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a .MS 1 , o/ M Poems of Charles, Duke of Orleans. 
British Museum, 1 6 F. II. 



Rector of St. Edmund the King, Lombard Street, 
and Honorary Canon of Canterbury 










is DeDtcatefc 















THE TUDOR QUEENS ....... 52 


THE STUARTS ........ 68 


THE HOUSE OF HANOVER . . . . . .92 




THE TOWER OF LONDON. From a MS. of the Poems of Charles, Duke of Orleans. 

(British Museum, 16 F. ii.) Frontispiece 

ASSAULT ON A FORTRESS. From a MS. of Boccaccio de Casibus Virorum et Fceminarum 

Illustrium. (British Museum, 35321) 26 

ARTILLERY OF THE FIFTEENTH CENTURY. From a MS. of the Chronicles of England. 

(British Museum, 14 E. iv.) 34 

A TOURNAMENT. From a MS. of the Romance of the Sire Jehan de Saintre. (British 

Museum, Nero D. ix.) .......... 42 


1. SOUTH AISLE OF ST. JOHN'S CHAPEL. From a Drawing by J. Wykeham Archer. 

(British Museum) 8 

2. BUILDING A GATEWAY. From a MS. of Le Tresor des Histoires. (British Mu- 

seum, Aug. A. v.) 8 

3. MEN-AT-ARMS CROSSING A DRAWBRIDGE. From a MS. of Les Chroniques d'Angle- 

terre. (British Museum, 14 E. iv.) .8 

4. STAIRCASE OF THE WHITE TOWER. From a Drawing by J. Wykeham Archer. 

(British Museum) .......... 8 


by P. Vander Bgrge. (Gardner Collection) ...... 8 

6. LIONS' DENS IN THE TOWER. From a Drawing made in 1779. (Gardner Collec- 

tion) ............. 8 


(Gardner Collection) 16 


J. Wykeham Archer. (British Museum) 16 

9. THE PRISONERS' WALK. From a Drawing by C. J. Richardson. (Gardner Collec- 

tion) 16 

10. THE WAKEFIELD TOWER. From a Drawing by C. Tomkins. (British Museum) 16 

11. TRAITORS' GATE, FROM WITHOUT. From a Drawing by C. Tomkins. (Gardner 

Collection) 16 

12. TRAITORS' GATE, FROM WITHIN. From an old Engraving 16 



13. BANQUET GIVEN BY RICHARD II. From a MS. of the Chronicles of England. 

(British Museum, 14 E. iv.) 24 

14. AN ACT OF ARMS BEFORE THE KING AND QUEEN. From a MS. of the Romance of 

Sire Jehan de Saintre. (British Museum, Nero D. ix.) .... 24 

15. GATEWAY OF THE BLOODY TOWER. From an Engraving by F. Nash, 1821 . . 24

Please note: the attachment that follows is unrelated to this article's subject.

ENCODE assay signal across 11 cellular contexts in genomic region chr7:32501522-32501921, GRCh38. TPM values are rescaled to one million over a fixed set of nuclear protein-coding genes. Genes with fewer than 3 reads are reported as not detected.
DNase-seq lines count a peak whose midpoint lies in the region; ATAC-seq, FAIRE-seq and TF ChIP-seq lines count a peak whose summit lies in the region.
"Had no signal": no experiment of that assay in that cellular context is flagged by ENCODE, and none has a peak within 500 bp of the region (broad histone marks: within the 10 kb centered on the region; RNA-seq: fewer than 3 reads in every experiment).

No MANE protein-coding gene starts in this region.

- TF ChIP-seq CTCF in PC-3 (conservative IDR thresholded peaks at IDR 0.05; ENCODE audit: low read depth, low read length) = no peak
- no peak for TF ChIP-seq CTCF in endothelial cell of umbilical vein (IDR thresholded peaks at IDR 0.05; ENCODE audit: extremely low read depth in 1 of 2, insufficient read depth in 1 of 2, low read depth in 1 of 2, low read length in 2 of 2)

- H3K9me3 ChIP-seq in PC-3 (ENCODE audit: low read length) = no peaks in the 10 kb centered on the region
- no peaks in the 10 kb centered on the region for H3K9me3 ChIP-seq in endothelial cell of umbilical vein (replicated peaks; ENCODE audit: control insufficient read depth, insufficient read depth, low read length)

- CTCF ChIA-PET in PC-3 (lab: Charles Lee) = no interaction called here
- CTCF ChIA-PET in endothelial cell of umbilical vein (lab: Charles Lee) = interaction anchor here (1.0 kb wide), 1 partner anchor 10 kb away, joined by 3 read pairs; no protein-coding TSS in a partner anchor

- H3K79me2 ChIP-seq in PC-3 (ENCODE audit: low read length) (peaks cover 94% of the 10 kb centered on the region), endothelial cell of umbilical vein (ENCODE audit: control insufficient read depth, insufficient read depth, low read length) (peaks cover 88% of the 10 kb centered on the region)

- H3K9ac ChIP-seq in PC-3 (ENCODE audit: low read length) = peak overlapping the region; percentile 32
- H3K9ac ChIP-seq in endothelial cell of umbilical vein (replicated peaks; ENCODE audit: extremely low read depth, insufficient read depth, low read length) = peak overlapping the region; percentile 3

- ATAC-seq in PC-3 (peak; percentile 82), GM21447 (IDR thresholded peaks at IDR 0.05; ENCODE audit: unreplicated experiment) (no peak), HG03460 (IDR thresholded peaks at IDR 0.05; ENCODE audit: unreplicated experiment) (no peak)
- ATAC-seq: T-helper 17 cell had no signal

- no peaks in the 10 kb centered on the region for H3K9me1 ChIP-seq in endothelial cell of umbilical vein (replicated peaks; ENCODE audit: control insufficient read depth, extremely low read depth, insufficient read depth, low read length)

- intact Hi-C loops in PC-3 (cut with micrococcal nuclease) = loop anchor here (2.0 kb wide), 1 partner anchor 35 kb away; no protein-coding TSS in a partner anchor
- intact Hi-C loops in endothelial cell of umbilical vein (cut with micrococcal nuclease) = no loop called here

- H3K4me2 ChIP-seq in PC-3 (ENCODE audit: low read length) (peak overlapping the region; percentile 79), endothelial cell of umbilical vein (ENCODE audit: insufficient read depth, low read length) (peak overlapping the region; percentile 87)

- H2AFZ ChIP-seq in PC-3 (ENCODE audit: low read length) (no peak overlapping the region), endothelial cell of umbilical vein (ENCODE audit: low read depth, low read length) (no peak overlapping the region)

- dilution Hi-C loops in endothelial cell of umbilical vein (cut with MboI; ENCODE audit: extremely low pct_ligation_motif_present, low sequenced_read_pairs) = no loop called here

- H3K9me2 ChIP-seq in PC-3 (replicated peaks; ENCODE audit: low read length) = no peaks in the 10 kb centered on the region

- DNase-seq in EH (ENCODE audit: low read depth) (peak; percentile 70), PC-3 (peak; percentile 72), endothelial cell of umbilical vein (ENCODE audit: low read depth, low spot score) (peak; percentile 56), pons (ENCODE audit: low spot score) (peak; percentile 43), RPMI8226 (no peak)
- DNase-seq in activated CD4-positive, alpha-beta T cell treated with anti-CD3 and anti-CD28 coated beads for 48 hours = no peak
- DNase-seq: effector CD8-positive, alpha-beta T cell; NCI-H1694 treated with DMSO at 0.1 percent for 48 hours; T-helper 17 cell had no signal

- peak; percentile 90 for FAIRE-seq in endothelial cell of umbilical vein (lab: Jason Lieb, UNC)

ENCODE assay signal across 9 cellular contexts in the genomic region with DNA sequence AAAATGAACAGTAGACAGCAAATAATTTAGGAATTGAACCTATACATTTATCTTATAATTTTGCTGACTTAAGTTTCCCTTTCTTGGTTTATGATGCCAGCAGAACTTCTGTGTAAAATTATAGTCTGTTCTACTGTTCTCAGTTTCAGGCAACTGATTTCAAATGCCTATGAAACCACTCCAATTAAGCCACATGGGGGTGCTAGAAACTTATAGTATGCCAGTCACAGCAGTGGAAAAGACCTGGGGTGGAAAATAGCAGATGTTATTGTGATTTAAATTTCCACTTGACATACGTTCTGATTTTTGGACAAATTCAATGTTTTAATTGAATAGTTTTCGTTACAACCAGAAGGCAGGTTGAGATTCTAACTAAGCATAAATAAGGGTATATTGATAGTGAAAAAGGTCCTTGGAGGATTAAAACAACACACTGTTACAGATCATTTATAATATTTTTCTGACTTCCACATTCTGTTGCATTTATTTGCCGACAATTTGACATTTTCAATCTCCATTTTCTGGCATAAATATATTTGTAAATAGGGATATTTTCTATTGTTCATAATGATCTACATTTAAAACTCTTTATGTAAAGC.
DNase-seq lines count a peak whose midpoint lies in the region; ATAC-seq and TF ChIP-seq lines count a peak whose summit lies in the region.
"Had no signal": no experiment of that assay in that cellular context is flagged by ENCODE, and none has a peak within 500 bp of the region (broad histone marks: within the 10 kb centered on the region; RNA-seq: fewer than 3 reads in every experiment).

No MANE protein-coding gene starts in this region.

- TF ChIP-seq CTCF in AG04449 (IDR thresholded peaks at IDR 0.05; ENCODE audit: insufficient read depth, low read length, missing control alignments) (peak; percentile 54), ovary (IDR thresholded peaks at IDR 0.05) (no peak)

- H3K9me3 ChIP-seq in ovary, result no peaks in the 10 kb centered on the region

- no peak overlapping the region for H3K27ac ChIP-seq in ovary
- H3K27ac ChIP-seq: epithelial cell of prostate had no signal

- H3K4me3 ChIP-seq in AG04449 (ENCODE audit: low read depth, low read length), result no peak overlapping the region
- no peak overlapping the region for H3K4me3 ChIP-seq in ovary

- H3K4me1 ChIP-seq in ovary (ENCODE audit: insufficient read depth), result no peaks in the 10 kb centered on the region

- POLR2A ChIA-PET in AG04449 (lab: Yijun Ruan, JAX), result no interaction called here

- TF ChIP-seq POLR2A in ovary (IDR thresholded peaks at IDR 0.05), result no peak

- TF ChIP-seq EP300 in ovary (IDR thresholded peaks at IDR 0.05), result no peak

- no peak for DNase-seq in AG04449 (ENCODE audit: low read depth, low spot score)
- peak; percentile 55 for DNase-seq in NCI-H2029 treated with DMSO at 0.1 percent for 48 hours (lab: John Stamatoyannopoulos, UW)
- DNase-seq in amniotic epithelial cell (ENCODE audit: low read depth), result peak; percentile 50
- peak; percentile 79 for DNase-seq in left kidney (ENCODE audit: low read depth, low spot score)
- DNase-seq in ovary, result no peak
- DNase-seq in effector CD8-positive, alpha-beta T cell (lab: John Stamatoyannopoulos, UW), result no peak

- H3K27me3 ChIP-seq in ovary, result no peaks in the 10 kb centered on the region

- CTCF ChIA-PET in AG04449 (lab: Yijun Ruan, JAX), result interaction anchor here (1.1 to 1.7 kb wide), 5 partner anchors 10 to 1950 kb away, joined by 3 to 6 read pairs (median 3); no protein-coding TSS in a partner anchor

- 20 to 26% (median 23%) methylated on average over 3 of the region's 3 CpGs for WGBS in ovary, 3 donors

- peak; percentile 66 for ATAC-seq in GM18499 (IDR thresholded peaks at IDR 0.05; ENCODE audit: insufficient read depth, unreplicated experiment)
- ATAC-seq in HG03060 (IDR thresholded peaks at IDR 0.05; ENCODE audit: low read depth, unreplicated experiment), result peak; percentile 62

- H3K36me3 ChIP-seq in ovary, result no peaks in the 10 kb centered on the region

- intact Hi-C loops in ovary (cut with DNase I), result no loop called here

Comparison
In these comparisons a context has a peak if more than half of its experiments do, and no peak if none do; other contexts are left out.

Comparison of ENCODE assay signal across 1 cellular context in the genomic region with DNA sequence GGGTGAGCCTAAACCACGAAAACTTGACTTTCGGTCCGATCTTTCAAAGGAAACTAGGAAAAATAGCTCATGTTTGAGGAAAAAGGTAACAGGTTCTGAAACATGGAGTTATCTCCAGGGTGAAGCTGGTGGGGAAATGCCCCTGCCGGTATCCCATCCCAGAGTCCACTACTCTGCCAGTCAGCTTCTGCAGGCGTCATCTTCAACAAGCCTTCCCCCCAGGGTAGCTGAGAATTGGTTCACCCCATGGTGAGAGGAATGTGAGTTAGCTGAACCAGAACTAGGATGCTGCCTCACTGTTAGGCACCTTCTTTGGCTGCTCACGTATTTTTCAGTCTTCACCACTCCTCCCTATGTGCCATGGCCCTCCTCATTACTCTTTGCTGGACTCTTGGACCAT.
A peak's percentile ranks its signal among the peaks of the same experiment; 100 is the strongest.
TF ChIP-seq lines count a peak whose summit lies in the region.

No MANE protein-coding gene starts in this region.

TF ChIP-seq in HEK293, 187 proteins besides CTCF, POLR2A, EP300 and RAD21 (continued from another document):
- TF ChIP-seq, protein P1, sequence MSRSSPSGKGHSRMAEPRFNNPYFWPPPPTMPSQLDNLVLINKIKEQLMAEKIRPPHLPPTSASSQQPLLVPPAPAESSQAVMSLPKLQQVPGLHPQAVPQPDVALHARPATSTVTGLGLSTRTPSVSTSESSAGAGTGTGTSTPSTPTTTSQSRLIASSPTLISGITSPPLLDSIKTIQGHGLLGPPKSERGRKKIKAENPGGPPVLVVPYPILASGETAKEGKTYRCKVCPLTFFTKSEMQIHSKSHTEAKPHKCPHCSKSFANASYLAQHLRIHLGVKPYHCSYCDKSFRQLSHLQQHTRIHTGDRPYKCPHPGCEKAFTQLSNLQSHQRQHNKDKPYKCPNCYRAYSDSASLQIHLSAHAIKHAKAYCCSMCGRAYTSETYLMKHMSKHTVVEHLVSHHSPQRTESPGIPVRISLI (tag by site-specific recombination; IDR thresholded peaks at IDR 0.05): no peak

of Froissarfs Chronicles. (British Museum, 1 8 E. ii.) .... 24 


From a Drawing in the Gardner Collection ...... 40 

1 8. A CELL IN THE BLOODY TOWER. From a Drawing by J. Wykeham Archer. 

(British Museum) . . .40 


by P. Justyne. (Gardner Collection) . , . . . . . .40 



tyne. (Gardner Collection) . ........ 40 

22. THE LIEUTENANT'S LODGING. From a Drawing by C. J. Richardson. (Gard- 

ner Collection) . -4 


ing by J. Carter . . . . . . . . . .40 


ing by B. 1. Pouncey .......... 40 

25. THE EXECUTION OF THE EARL OF STRAFFORD. From the Engraving by W. Hollar 80 

26. THE SEVEN BISHOPS TAKEN TO THE TOWER. From a Dutch Etching of the time. 

(Gardner Collection) .......... 80 

27. THE SOUTH VIEW OF THE TOWER OF LONDON. By Samuel and Nathaniel Buck, 

1737 . . ... .80 

28. THE TOWER AND OLD LONDON BRIDGE. From an Engraving after J. Maurer, 

1746. (Gardner Collection) .80 

29. THE MOAT. From an Engraving after J. Maurer, 1753. (Gardner Collection) 96 


Boys, 1842 96 

31. THE TOWER FROM THE THAMES. After E. Duncan 96 

32. THE CITY BARGES AT THE TOWER STAIRS. From a Drawing on stone by W. Parrott. 

(Gardner Collection) . . . . . . '. . . . 96 

PLAN OF THE TOWER OF LONDON. From a Drawing made between 1681 and 1689 104 

The numerous subjects drawn from the collection formed by the late Mr. J. E. Gardner 
are re-produced by kind -permission of Mr. E. T. Gardner. The skill of Miss E. A. Ibbs has 
contributed to the -production of the illustrations in colour. 




Ancient London Its Port and Trade The Tower its Safeguard Invasion by 
Julius Caesar The Roman Province of Britain Roman Wall and Tower The 
Roman Abandonment Saxon Invasion London the East Saxon Capital Danish 
Invasions Desertion of London Its Restoration by Alfred The Norman 
Conquest Bishop Gundulf , the Conqueror's Architect of the White Tower It